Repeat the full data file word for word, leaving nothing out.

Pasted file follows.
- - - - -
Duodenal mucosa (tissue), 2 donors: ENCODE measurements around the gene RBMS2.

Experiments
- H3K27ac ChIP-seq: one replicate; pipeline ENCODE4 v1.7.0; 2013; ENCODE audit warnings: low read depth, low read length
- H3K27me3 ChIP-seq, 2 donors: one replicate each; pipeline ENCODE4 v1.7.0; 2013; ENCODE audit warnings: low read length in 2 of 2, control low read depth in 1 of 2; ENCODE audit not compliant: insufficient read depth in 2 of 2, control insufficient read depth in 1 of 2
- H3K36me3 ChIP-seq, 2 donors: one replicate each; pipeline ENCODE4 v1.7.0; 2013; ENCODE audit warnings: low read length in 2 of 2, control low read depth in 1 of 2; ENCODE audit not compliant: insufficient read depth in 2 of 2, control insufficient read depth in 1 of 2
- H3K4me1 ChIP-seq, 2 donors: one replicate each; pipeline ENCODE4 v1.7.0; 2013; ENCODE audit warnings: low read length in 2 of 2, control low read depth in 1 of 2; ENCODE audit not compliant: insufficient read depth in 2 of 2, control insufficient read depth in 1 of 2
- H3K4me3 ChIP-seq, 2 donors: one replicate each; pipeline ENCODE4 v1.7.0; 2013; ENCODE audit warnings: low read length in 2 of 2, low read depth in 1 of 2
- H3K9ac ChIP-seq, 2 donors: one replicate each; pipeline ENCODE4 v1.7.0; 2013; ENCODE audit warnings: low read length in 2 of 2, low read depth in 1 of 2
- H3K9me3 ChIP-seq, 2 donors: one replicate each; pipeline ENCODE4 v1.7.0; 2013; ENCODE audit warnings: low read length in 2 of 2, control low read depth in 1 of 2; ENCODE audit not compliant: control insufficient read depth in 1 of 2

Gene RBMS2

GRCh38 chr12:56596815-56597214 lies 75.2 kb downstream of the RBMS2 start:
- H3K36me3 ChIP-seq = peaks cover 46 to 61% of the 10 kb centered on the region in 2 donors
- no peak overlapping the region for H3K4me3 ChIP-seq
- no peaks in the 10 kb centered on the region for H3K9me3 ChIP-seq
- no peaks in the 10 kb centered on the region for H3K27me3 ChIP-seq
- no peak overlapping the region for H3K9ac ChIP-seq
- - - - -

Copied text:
Duodenal mucosa (tissue), 2 donors: ENCODE measurements around the gene RBMS2.

Experiments
- H3K27ac ChIP-seq: one replicate; pipeline ENCODE4 v1.7.0; 2013; ENCODE audit warnings: low read depth, low read length
- H3K27me3 ChIP-seq, 2 donors: one replicate each; pipeline ENCODE4 v1.7.0; 2013; ENCODE audit warnings: low read length in 2 of 2, control low read depth in 1 of 2; ENCODE audit not compliant: insufficient read depth in 2 of 2, control insufficient read depth in 1 of 2
- H3K36me3 ChIP-seq, 2 donors: one replicate each; pipeline ENCODE4 v1.7.0; 2013; ENCODE audit warnings: low read length in 2 of 2, control low read depth in 1 of 2; ENCODE audit not compliant: insufficient read depth in 2 of 2, control insufficient read depth in 1 of 2
- H3K4me1 ChIP-seq, 2 donors: one replicate each; pipeline ENCODE4 v1.7.0; 2013; ENCODE audit warnings: low read length in 2 of 2, control low read depth in 1 of 2; ENCODE audit not compliant: insufficient read depth in 2 of 2, control insufficient read depth in 1 of 2
- H3K4me3 ChIP-seq, 2 donors: one replicate each; pipeline ENCODE4 v1.7.0; 2013; ENCODE audit warnings: low read length in 2 of 2, low read depth in 1 of 2
- H3K9ac ChIP-seq, 2 donors: one replicate each; pipeline ENCODE4 v1.7.0; 2013; ENCODE audit warnings: low read length in 2 of 2, low read depth in 1 of 2
- H3K9me3 ChIP-seq, 2 donors: one replicate each; pipeline ENCODE4 v1.7.0; 2013; ENCODE audit warnings: low read length in 2 of 2, control low read depth in 1 of 2; ENCODE audit not compliant: control insufficient read depth in 1 of 2

Gene RBMS2

GRCh38 chr12:56596815-56597214 lies 75.2 kb downstream of the RBMS2 start:
- H3K36me3 ChIP-seq = peaks cover 46 to 61% of the 10 kb centered on the region in 2 donors
- no peak overlapping the region for H3K4me3 ChIP-seq
- no peaks in the 10 kb centered on the region for H3K9me3 ChIP-seq
- no peaks in the 10 kb centered on the region for H3K27me3 ChIP-seq
- no peak overlapping the region for H3K9ac ChIP-seq